22 Bat-Fowlers, Pooters and Cyanide Jars: a Historical Overview of Insect Collecting and Preservation

in Naturalists in the Field
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A historical review of the many different collecting techniques and types of equipment in Europe and North America highlights the transition from the casual observation of insects in life to the systematic trapping and preservation of specimens for collections as taxonomy became a more rigorous science. The distinction is made between collecting for taxonomic purposes and techniques for quantitative sampling in ecological studies. Much early collecting must have been intensive and familiar to many naturalists, yet documentation of the techniques did not appear until the end of the seventeenth century. By around 1700 the standard methods for catching insects with a net and pinning them into boxes were well established and are recognizable to modern entomologists; but over the same period the numerous attempts to kill specimens effectively and to control pests in insect collections led to the bizarre use of dangerous chemicals and complex apparatus. Three previously unpublished photos of an early insect collector are included, one showing the use of an obsolete type of collecting net.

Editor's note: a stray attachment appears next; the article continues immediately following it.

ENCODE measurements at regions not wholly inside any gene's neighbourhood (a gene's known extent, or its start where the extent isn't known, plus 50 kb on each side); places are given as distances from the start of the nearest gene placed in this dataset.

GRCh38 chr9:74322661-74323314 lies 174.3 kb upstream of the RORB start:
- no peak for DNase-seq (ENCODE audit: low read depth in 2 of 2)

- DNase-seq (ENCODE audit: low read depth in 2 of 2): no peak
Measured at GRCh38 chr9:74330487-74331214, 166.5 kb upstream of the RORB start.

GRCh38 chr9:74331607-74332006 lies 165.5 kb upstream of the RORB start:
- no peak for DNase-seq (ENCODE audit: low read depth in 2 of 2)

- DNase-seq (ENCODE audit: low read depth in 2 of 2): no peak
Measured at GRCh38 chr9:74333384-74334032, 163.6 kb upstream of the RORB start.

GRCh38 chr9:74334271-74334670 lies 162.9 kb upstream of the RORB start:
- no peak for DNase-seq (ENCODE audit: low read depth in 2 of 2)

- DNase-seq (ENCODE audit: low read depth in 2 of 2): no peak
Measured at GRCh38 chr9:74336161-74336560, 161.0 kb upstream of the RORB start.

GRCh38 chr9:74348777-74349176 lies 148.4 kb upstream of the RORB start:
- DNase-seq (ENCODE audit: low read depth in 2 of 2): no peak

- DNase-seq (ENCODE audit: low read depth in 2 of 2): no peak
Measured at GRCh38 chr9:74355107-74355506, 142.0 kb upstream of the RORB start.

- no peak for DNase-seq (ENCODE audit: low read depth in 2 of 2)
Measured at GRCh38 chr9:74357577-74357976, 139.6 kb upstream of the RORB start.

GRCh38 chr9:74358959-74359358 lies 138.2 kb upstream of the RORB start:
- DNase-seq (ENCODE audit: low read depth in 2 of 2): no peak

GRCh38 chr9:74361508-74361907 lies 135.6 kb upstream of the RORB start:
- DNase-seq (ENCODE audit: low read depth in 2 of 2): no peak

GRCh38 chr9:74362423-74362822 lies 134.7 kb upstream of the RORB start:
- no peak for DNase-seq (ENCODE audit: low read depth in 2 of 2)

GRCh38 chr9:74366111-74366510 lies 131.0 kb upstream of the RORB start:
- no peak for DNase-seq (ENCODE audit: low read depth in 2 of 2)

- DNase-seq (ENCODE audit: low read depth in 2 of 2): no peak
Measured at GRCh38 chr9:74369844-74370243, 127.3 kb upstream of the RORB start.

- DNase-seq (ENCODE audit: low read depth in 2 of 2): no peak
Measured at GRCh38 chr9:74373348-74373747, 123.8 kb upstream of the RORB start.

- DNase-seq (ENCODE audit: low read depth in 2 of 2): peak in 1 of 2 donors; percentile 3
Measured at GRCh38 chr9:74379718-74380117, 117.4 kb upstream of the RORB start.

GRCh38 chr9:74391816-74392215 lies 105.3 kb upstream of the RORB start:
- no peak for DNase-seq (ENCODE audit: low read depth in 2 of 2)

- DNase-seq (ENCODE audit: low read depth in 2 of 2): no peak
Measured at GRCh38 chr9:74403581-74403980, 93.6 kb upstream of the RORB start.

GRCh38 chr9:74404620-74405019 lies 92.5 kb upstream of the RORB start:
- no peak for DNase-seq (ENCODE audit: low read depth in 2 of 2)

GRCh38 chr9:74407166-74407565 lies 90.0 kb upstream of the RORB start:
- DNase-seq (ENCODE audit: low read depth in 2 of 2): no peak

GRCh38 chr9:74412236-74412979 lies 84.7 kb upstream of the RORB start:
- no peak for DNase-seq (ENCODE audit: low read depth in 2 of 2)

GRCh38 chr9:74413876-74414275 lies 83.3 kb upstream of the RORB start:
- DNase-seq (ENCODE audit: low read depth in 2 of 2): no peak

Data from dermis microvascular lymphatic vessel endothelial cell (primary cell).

Naturalists in the Field

Collecting, Recording and Preserving the Natural World from the Fifteenth to the Twenty-First Century

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